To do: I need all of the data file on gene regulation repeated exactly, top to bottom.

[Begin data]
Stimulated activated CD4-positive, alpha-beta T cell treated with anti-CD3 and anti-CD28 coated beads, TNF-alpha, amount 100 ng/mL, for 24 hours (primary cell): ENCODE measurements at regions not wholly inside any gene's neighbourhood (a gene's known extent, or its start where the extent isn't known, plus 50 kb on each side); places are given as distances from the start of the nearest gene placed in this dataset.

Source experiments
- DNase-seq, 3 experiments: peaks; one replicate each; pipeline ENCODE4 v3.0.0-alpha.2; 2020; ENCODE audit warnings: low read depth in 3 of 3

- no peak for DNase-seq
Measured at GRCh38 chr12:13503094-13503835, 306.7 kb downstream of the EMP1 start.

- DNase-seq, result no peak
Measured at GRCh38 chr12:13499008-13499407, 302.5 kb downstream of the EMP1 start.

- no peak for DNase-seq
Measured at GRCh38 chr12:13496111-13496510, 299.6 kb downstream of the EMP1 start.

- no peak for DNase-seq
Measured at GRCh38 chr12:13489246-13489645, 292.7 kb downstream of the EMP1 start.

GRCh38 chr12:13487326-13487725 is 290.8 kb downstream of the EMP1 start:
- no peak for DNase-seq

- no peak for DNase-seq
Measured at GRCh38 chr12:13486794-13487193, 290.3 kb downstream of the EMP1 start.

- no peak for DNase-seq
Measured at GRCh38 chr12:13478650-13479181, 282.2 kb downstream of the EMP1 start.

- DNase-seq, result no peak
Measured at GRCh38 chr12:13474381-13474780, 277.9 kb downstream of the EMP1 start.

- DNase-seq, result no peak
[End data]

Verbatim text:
Stimulated activated CD4-positive, alpha-beta T cell treated with anti-CD3 and anti-CD28 coated beads, TNF-alpha, amount 100 ng/mL, for 24 hours (primary cell): ENCODE measurements at regions not wholly inside any gene's neighbourhood (a gene's known extent, or its start where the extent isn't known, plus 50 kb on each side); places are given as distances from the start of the nearest gene placed in this dataset.

Source experiments
- DNase-seq, 3 experiments: peaks; one replicate each; pipeline ENCODE4 v3.0.0-alpha.2; 2020; ENCODE audit warnings: low read depth in 3 of 3

- no peak for DNase-seq
Measured at GRCh38 chr12:13503094-13503835, 306.7 kb downstream of the EMP1 start.

- DNase-seq, result no peak
Measured at GRCh38 chr12:13499008-13499407, 302.5 kb downstream of the EMP1 start.

- no peak for DNase-seq
Measured at GRCh38 chr12:13496111-13496510, 299.6 kb downstream of the EMP1 start.

- no peak for DNase-seq
Measured at GRCh38 chr12:13489246-13489645, 292.7 kb downstream of the EMP1 start.

GRCh38 chr12:13487326-13487725 is 290.8 kb downstream of the EMP1 start:
- no peak for DNase-seq

- no peak for DNase-seq
Measured at GRCh38 chr12:13486794-13487193, 290.3 kb downstream of the EMP1 start.

- no peak for DNase-seq
Measured at GRCh38 chr12:13478650-13479181, 282.2 kb downstream of the EMP1 start.

- DNase-seq, result no peak
Measured at GRCh38 chr12:13474381-13474780, 277.9 kb downstream of the EMP1 start.

- DNase-seq, result no peak